Later, much later, I look it up. It’s Shakespeare, from a poem called ‘Venus and Adonis’. And no, I still can’t work out what the heck it is doing in the Tower Ballroom.

Music is courtesy of a man in a white suit, who gently teases the keyboard of a Wurlitzer organ that earlier rose through a stage trapdoor — as it has done every afternoon for decades.

The cavernous hall mocks a tiny sprinkling of ageing ballroom dancers who exude genuine relish as they partake of the daily Tower Ballroom Afternoon Tea Dance. I watch one elderly lady in a luxuriant red dress limp painfully from table to floor, helped every step of the way by her partner. Then, when they assume the heads up in-your-face forced gentility of ballroom dancing professionals — they set off around the floor in seamless, flowing moves. The agonising disability of moments before is gone.

The Tower was the brainchild of a Blackpool businessman who came back from the Great Paris Exhibition of 1889 convinced that what his home town needed was a smaller version of the Eiffel Tower. Inside five years it was built, and more than a century later, it continues to dominate the promenade’s skyline, 160 metres of metallic sculpture that remains one of the town’s biggest attractions. Visit Blackpool and not go up the Tower? You must be joking.

The view from the top must be impressive if you’ve never been up the lift in a modern office building. Visitors tread gingerly around the perspex-floored ‘Walk of Faith’, and the building at the tower’s base is jammed with indoors activity that is immune to whatever the unpredictable climate can throw at it. The ballroom competes with childrens’ adventure playgrounds and fast-food restaurants, but for my money, the highlight in this complex is the Tower Circus.

Nestling in a gloriously intimate domed amphitheatre formed by the four arched legs of the tower structure is a 1600-seat circus that has operated since 1894, long outliving illustrious touring competition like the Barnum & Baileys Circus of 1898 and Buffalo Bill’s Wild West Show of 1904. In 1906, in what was then the world’s greatest circus, one Tower act alone boasted forty polar bears. Incredibly, animal acts remained on the bill until at last they were outlawed in 1990.

The circus does two or three shows a day, seven days a week. Shows of the old school, with trapeze acts and jugglers and gymnasts and Mongolian contortionists and, of course, clowns. The clown with top billing today is Mooky, who has the unenviable task of filling the clown shoes of Charlie Caroli, for forty years the face of the Tower Circus until his retirement in 1968. But the wide-eyed kids in the audience have never heard of old Charlie, and as Mooky puts himself through another punishing routine, he is clearly the star of the show.

The finale is a water spectacular, for which the floor sinks to form a tank that fills with 320,000 litres of water. Just as it has done every day for over a century. Imagine that. A hundred-plus years of spectacular, dependable, British-engineered efficiency. Nobody who ever bought a British car or British vacuum cleaner would ever believe it.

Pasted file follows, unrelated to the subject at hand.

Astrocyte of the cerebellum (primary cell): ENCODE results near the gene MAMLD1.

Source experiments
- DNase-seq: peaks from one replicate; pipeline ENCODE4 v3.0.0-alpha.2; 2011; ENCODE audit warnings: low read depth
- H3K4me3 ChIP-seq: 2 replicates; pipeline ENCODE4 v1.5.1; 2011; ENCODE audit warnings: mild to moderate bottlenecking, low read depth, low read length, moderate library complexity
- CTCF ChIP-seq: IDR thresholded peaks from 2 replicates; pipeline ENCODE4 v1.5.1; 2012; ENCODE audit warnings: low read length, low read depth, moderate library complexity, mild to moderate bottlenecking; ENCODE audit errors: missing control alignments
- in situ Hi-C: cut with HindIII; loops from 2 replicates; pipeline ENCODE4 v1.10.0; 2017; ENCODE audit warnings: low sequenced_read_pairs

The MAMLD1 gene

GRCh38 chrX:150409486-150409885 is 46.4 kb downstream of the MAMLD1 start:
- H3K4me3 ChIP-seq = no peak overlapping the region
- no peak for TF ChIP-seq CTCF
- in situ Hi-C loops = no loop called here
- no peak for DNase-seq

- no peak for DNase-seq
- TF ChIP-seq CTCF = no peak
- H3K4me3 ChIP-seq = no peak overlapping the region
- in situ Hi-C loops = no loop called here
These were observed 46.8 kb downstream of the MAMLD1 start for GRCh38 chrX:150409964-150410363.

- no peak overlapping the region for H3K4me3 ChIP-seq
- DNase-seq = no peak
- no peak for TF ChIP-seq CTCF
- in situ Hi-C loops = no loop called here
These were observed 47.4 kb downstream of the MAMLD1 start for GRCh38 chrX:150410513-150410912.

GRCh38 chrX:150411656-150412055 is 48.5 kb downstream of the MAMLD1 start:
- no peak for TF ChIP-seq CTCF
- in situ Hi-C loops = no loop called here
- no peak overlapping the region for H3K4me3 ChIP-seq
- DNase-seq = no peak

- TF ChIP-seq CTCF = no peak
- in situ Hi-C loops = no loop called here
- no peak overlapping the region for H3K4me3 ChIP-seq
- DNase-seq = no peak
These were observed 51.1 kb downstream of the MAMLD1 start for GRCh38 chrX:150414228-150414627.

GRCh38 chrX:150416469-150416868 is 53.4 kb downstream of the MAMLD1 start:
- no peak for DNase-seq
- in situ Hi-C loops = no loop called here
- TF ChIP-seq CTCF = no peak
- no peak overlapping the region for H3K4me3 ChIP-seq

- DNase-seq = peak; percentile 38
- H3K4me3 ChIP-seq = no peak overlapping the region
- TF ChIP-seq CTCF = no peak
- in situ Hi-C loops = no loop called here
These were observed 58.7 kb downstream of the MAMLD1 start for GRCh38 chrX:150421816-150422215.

In front of the Tower, three miles of 1870 promenade ties together the waterfront, and three, grand, 150-year-old wooden piers — ‘The Three Piers of the Realm’ — reach out to the Irish Sea. Every inch of waterfront is devoted to fleecing, sorry, serving the tourist. Burger bars, chip shops, slot-machine and amusement arcades. Whole shopfronts devoted to ‘rock’, tooth-rotting candy with ‘Blackpool’ all the way through. Clairvoyant fortune tellers, like the one ‘As seen on TV and also on radio’. Bingo halls. Waxworks. Aquaria. Karaoke Bars. And pubs. Pubs everywhere, none of them short of custom. Set inland are a host of grand theatres and show venues, ones whose past roll-calls boasted names like Lily Langtree, Sarah Bernhardt, Tallulah Bankhead, John Gielgud, Vivien Leigh and Noel Coward.

At the south end of all this tack and glitter lies the Pleasure Beach. A twenty-hectare funfair with over one-hundred-forty rides, the Pleasure Beach started out in 1896 with only one ride. Today it is Britain’s single-most popular tourist attraction, with over six million visitors annually. At the heart of it, the £12 million ‘Big One’, at 140 kph and 70 metres, is the tallest and fastest rollercoaster in Europe. The ride is blessedly short, and all that screaming is surely coming from the Lancashire lass sitting next to me.

How very Blackpool that its most popular beach is not a beach at all. For good measure, a nearby hotel is called the Beach View Hotel — a kilometre from the nearest sand, and with a view of the Pleasure Beach complex. (Irony is everywhere in Blackpool. Another guest house is called the ‘Imperial View Guest House’. From its windows, guests enjoy an uninterrupted profile of the Imperial Hotel.)

As Blackpool slides towards its fourth century of laying on entertainment for all, plans are afoot. Big plans. Changes to the nation’s gaming laws see major syndicates on the verge of megabucks development plans to turn Blackpool into the ‘Vegas of the North’. Huge casino and family entertainment complexes are talked of, and their touts present them as the answer to decades of declining tourist arrivals.

Blackpool re-invented as a British Las Vegas? It’s not so unimaginable, and hardly a threat to the resort’s enduring values, such as they are. So what if the town is forced to take on a slightly more tasteful veneer. It will only be a veneer. And the old Blackpool will always be there for the scratching.